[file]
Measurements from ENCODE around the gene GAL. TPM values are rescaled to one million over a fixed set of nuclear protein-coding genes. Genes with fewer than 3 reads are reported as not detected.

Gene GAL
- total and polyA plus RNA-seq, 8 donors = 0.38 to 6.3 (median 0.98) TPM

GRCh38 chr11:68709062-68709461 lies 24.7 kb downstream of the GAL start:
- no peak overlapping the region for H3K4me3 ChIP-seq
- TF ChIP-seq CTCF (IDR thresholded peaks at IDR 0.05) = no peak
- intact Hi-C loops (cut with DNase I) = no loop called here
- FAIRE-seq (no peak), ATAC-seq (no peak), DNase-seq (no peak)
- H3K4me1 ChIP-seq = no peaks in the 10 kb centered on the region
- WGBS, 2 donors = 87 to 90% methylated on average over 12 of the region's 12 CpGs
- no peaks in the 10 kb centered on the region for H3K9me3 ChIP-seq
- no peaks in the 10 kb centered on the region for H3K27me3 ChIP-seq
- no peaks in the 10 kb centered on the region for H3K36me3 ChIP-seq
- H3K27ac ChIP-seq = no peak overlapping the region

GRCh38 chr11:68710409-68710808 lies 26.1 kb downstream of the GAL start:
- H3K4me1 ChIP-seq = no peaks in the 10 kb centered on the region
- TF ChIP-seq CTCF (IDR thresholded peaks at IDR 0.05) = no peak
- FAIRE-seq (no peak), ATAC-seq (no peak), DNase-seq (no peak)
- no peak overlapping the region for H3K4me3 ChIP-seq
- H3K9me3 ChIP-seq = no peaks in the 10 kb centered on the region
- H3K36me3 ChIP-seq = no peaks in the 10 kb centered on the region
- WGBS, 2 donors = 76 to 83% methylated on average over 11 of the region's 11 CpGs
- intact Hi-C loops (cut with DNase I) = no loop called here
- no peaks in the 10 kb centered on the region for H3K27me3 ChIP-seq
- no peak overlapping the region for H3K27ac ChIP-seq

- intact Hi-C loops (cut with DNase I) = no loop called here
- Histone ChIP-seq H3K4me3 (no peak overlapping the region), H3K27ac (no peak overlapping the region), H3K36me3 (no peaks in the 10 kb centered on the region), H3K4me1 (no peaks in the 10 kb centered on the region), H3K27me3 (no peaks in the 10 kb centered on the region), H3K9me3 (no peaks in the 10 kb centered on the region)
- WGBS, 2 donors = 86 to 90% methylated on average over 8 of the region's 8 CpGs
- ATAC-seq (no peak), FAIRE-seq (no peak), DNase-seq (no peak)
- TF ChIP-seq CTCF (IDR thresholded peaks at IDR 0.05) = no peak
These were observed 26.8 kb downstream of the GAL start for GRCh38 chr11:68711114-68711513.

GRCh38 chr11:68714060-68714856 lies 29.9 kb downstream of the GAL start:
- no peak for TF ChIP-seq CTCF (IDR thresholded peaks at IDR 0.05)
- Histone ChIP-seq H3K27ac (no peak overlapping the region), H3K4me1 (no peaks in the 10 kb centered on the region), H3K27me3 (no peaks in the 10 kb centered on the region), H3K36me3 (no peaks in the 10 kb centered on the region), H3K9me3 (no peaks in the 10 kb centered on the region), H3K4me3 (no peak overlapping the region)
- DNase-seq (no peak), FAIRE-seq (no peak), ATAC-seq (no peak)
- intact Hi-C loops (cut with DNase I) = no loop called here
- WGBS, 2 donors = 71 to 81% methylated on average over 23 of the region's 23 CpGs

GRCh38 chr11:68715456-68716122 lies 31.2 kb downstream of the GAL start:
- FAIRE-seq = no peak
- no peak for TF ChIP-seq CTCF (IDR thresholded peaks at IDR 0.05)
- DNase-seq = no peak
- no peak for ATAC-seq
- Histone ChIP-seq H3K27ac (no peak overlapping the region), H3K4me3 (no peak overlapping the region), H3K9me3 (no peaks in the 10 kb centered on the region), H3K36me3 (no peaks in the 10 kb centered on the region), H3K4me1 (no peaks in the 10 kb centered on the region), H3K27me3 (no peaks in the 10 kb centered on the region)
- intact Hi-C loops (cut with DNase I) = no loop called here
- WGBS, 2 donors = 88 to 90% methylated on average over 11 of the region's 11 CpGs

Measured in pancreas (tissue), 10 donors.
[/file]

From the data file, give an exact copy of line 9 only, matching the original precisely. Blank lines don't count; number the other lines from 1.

- H3K4me1 ChIP-seq = no peaks in the 10 kb centered on the region